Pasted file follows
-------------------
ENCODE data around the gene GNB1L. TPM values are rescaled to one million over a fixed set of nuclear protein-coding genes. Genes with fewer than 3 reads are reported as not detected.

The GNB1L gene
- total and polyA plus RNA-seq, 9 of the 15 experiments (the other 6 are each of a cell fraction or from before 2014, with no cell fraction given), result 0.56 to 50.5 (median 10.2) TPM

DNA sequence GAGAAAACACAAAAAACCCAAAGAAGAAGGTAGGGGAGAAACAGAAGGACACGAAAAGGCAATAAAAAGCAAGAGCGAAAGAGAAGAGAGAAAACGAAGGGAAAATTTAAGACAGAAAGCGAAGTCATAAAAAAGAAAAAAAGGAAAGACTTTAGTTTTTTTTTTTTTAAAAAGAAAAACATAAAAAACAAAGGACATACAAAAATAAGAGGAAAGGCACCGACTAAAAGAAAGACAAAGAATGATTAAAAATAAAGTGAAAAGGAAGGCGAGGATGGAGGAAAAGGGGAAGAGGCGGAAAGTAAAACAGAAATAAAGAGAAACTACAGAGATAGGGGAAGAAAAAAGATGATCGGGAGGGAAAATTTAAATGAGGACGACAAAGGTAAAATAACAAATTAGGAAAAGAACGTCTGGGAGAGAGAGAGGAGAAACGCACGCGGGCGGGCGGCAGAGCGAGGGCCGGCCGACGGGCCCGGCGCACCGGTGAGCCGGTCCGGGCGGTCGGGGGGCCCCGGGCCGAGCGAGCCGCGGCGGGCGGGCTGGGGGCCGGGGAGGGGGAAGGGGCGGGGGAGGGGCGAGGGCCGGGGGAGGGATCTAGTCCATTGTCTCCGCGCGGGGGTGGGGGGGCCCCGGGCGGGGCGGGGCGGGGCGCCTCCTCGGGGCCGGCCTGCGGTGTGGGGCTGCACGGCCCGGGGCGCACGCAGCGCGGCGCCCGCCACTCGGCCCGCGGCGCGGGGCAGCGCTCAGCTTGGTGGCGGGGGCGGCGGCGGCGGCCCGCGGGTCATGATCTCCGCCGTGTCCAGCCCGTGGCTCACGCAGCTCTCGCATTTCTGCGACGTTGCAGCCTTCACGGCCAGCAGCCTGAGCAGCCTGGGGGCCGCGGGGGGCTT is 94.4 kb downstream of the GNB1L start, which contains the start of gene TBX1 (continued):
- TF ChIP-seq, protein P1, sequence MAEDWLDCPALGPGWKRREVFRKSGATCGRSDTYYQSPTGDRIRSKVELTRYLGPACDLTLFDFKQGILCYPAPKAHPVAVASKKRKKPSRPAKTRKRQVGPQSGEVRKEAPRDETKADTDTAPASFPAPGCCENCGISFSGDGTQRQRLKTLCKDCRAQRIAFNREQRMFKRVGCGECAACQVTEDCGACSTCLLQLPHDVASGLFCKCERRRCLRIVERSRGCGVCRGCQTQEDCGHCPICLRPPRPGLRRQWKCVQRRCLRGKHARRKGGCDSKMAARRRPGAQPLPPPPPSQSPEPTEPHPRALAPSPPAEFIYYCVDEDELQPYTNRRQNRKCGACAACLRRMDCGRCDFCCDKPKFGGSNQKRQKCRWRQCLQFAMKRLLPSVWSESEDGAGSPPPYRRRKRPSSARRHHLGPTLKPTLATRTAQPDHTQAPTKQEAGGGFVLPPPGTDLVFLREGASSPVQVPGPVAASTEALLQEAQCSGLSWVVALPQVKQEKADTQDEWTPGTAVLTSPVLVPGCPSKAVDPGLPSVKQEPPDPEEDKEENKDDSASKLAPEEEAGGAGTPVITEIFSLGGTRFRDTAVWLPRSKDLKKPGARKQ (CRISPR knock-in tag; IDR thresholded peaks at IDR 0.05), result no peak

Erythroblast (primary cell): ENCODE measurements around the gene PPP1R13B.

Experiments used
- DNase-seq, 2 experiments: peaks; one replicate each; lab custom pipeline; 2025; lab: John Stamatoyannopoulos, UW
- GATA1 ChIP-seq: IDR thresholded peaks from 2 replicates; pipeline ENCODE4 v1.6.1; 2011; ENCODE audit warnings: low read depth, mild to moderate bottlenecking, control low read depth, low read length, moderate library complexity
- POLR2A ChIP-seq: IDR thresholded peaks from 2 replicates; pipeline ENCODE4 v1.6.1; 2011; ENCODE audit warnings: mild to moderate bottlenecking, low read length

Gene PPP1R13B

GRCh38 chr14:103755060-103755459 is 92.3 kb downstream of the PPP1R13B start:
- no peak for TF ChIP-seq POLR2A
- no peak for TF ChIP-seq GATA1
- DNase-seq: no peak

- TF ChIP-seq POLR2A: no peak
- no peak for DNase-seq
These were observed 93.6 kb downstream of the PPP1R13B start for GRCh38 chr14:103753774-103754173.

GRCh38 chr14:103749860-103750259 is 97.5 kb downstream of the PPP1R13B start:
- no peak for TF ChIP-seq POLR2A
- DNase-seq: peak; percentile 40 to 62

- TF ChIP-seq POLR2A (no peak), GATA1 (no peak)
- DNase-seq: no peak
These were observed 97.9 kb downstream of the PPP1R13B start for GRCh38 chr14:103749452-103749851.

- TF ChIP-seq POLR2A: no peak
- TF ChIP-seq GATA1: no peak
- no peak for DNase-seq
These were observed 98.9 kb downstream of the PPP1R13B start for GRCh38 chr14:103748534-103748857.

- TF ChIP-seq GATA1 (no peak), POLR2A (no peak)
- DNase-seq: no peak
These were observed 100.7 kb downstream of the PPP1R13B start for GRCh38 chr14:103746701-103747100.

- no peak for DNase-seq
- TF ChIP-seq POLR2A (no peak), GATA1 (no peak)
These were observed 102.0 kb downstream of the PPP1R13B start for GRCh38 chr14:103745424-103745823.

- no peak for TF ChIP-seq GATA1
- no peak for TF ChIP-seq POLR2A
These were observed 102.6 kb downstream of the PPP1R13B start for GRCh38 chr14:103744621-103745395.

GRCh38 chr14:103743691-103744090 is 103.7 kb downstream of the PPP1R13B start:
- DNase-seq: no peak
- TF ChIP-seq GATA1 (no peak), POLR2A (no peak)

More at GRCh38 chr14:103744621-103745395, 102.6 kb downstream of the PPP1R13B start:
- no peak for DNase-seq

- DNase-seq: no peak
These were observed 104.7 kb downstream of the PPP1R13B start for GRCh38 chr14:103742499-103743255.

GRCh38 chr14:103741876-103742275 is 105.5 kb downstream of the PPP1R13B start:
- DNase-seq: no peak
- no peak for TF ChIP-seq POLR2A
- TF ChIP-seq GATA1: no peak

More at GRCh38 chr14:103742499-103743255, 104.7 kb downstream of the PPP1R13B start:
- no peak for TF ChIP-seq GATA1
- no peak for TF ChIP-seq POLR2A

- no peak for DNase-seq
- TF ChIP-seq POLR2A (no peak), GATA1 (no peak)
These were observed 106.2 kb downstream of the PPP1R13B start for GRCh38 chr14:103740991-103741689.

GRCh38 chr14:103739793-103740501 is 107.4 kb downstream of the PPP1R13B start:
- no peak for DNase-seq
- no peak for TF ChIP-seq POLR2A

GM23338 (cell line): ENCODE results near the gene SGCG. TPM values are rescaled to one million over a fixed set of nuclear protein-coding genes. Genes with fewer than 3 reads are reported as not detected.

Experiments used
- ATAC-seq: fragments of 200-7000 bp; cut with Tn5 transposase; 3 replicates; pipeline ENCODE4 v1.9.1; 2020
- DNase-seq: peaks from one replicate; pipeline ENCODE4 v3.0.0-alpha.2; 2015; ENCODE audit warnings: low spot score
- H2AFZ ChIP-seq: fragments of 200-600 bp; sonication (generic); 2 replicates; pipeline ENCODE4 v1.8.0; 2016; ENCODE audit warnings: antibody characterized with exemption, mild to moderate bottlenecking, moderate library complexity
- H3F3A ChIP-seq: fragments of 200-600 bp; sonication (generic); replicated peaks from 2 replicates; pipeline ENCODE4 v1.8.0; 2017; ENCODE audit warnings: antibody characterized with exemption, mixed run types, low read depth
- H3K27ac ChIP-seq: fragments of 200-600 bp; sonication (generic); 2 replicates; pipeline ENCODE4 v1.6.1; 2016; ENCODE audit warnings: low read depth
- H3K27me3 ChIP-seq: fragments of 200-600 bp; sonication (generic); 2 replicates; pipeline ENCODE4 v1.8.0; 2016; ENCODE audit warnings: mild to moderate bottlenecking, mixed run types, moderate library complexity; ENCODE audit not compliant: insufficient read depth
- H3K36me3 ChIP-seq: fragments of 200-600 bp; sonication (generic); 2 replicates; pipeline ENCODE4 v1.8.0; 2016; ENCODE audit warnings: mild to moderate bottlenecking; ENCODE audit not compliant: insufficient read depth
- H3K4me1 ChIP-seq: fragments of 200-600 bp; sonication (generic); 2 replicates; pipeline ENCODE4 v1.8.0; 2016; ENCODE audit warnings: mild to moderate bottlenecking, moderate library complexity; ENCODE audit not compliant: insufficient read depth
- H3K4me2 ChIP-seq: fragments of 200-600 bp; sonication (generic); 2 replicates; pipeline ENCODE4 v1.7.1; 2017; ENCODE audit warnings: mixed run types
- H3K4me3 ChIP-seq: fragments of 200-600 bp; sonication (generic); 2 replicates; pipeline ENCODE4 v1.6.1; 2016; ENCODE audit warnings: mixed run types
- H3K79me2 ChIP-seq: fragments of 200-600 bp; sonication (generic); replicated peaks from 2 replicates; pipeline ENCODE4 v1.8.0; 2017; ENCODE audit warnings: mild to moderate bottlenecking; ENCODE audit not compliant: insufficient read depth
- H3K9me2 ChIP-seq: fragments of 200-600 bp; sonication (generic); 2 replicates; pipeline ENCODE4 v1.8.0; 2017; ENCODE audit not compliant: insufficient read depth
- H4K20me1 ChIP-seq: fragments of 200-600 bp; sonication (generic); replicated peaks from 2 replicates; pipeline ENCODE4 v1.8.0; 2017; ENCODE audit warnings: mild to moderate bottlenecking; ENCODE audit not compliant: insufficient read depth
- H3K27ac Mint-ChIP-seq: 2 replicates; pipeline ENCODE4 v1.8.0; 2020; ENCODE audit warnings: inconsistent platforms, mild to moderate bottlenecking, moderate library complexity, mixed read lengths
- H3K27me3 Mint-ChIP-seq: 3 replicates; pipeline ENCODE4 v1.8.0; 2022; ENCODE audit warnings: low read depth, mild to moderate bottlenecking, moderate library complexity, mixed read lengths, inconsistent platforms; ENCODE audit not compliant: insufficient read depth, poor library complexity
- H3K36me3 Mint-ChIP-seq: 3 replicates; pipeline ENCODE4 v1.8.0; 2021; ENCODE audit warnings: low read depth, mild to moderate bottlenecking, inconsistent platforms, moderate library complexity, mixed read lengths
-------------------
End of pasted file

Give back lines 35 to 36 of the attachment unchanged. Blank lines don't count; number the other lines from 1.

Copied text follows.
- no peak for TF ChIP-seq GATA1
- no peak for TF ChIP-seq POLR2A